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Thursday, March 12, 2020

Grief and the little sister

It was a year ago last Sunday that they cut her out of me. A silver scar across my abdomen is the proof. I barely acknowledged the pregnancy, so it was equally strange to have a baby cut from my body and handed to me. A daughter, the doctor said. And there she appeared around the paper divider and into my line of vision with a mess of brown hard smeared across her head.

And now she is here already a year old. She lives in our house. She sleeps in Riley’s room. She holds Riley’s things while she nurses in the chair next to his bed. She reaches for the things hanging on his walls when I change her diapers. She is the sixth chair at the dining table, once balanced with four school-aged kids and two adults, only to be completely unbalanced after Riley died. His empty seat. His voice not heard. His laughter gone. And now there is a high chair at the table. It is not a replacement. Only a different kind of chair holding an entirely different child. Even though all of the seats are full, the table is still unbalanced. It will always be unbalanced. And I will always be unbalanced, even though my arms are full right now.

She cannot replace him. I never thought she would, but it was my fear. That somehow holding her and hugging her and nursing her and reading to her and feeding her and bathing her and loving her, that somehow, somehow she would rub away his memory that is seared into my heart -- my Riley-shaped scar. But that isn’t the case. I didn’t know what it would be like, but it isn’t like buying a new gallon of milk to replace the empty gallon of milk or getting a new candle after the wick is gone on the other. I haven’t stopped thinking about him. He is in my thoughts just about every waking minute of every single day. Maybe more intensely now. Now that I spend so much time in his room surrounded by his things. As I remember him at one month old, six months old. As I think of his weight and remember marveling at his tiny body, my first baby born.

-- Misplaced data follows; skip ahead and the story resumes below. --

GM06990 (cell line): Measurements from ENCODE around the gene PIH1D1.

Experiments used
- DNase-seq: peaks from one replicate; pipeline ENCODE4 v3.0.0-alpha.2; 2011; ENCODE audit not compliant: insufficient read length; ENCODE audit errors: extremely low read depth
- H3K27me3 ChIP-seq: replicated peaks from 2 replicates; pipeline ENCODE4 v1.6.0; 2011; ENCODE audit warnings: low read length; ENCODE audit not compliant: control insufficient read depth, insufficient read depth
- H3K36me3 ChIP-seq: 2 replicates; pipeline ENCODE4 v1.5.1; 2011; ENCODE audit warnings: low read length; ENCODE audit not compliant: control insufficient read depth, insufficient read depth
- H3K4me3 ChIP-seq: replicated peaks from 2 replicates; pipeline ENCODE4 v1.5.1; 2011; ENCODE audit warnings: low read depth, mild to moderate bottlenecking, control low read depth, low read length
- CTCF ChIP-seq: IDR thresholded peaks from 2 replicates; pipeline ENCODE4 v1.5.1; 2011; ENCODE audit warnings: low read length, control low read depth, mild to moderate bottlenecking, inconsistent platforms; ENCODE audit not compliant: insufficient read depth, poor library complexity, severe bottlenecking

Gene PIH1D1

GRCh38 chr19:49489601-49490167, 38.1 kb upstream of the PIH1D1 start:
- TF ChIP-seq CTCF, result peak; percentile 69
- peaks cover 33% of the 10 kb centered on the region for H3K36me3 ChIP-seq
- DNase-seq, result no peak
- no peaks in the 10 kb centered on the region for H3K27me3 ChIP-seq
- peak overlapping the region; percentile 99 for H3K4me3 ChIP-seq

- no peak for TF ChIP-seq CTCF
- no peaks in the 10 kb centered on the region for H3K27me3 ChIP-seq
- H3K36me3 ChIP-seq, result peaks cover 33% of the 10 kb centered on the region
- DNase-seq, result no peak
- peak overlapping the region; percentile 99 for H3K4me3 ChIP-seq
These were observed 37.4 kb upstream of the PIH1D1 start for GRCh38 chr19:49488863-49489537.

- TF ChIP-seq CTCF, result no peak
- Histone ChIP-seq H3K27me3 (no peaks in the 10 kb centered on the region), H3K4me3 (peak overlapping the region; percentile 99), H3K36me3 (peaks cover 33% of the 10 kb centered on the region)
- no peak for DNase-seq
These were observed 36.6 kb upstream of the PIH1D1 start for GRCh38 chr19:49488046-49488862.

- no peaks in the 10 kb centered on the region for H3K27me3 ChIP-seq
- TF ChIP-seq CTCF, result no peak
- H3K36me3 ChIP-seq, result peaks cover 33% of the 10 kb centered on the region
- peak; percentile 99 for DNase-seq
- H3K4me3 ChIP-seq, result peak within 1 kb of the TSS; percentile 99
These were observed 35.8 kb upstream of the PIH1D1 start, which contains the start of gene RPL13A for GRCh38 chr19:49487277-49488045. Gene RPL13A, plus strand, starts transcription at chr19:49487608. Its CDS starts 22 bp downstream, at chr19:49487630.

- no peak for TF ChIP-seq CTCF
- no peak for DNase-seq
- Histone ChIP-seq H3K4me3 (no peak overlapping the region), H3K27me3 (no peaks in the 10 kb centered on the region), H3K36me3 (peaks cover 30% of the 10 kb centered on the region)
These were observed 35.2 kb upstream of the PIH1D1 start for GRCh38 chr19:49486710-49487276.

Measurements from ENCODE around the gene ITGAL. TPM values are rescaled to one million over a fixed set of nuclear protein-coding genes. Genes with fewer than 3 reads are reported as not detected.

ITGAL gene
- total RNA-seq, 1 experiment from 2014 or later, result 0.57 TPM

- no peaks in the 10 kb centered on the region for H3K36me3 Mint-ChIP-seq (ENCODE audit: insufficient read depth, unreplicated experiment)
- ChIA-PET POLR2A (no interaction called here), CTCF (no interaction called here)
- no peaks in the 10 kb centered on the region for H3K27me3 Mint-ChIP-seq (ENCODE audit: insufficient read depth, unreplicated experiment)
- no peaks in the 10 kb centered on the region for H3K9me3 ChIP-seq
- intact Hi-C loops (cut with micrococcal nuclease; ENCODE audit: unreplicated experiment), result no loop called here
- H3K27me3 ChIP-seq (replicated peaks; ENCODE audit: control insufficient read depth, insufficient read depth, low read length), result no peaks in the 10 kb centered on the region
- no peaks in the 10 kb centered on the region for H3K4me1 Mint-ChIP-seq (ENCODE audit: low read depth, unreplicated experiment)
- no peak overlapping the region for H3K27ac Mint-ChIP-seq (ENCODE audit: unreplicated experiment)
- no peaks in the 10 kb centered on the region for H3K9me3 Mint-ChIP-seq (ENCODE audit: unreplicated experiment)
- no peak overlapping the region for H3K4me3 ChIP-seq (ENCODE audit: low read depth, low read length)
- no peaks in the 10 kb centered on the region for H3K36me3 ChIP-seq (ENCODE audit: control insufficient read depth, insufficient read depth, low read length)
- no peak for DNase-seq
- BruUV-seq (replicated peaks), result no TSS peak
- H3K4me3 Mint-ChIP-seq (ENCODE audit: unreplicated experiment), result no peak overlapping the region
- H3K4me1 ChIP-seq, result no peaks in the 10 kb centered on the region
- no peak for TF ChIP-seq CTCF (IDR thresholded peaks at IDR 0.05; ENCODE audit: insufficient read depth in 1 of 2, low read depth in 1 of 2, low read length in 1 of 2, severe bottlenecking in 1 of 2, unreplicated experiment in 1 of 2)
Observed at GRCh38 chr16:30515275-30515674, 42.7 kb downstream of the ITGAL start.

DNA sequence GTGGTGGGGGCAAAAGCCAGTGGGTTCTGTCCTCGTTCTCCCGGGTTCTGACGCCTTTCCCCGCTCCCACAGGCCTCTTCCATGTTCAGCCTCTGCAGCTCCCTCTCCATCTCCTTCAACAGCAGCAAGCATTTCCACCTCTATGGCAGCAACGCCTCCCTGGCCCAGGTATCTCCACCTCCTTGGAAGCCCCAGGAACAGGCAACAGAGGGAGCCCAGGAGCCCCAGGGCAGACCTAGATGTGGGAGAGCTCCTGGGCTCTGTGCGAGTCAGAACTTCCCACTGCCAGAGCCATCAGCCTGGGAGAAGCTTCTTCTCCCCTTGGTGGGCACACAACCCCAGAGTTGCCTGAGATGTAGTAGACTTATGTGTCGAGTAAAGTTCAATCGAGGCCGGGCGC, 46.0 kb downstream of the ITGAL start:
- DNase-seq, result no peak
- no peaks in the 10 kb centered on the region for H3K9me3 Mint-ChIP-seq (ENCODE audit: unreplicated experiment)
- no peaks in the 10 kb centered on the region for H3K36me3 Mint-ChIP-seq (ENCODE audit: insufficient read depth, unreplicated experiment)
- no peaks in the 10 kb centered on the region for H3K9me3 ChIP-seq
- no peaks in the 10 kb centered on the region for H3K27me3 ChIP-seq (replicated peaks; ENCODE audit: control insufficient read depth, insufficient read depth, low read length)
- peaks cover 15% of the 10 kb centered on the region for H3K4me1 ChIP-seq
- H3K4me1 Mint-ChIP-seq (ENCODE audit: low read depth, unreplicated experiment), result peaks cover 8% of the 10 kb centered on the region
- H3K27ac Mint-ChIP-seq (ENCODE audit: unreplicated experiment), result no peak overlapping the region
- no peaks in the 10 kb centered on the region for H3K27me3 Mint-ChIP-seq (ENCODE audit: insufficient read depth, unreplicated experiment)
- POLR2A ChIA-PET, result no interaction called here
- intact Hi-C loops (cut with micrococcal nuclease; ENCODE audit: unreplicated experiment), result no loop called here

Sometimes I call her Riley by mistake. Sometimes I wish she were him and that she would grow at high speed and become the nearly-17-year-old young man that he is supposed to be. But most of the time, I try to focus on appreciating her. It’s a messy, imperfect approach to living in a seemingly impossible world where she is here and he is not. It’s not her fault that her 11-year-old brother died. It’s not her fault that she was born. Yet here we are.

She is goodness in an abyss of pain. So I work on telling myself that at every chance. I want to make sure that I flip to the things that she is, instead of the things that she isn’t. I want to strengthen the neural pathways of love and appreciation for this being that has come into our lives unexpectedly. Here are some of my appreciations: I appreciate that she is an excellent sleeper; I appreciate that she is generally good natured; I appreciate that she will happily sit and play on her own while I make dinner; I appreciate that she will contentedly be in the carrier on my back while I do the things that need doing; I appreciate that she lets me hold her; I appreciate hugging her; I appreciate that sometimes she hugs me back. I appreciate that she continues to wake up even when my mind says that she will not. I appreciate that she didn’t die the night she choked on her dinner and was rushed to the ER. I appreciate feeling her weight and her warmth on my lap and in my arms and across my chest. I appreciate seeing her torso rise and fall on the monitor. I appreciate her tiny hands that reach for mine. I appreciate her eyes that look for me. I appreciate her cries that indicate her aliveness.

When I’m holding her and hugging her, I feel slightly less sad. This doesn’t mean there is less grief. It just means that the grief is being temporarily combated with this 19-pound force of love. It’s an internal battle sometimes to let it feel like love and not betrayal. But I hear his voice saying, “Love her like it’s me because she’s part me because she’s half of you.” It’s flawed 11-year-old logic, but I think what he means when he whispers those words into my head is that it’s okay to love her because he loves her, too. Of course he does. He was an amazing big brother. And she is his tiny sister, who already knows his name and waves when she sees his picture.

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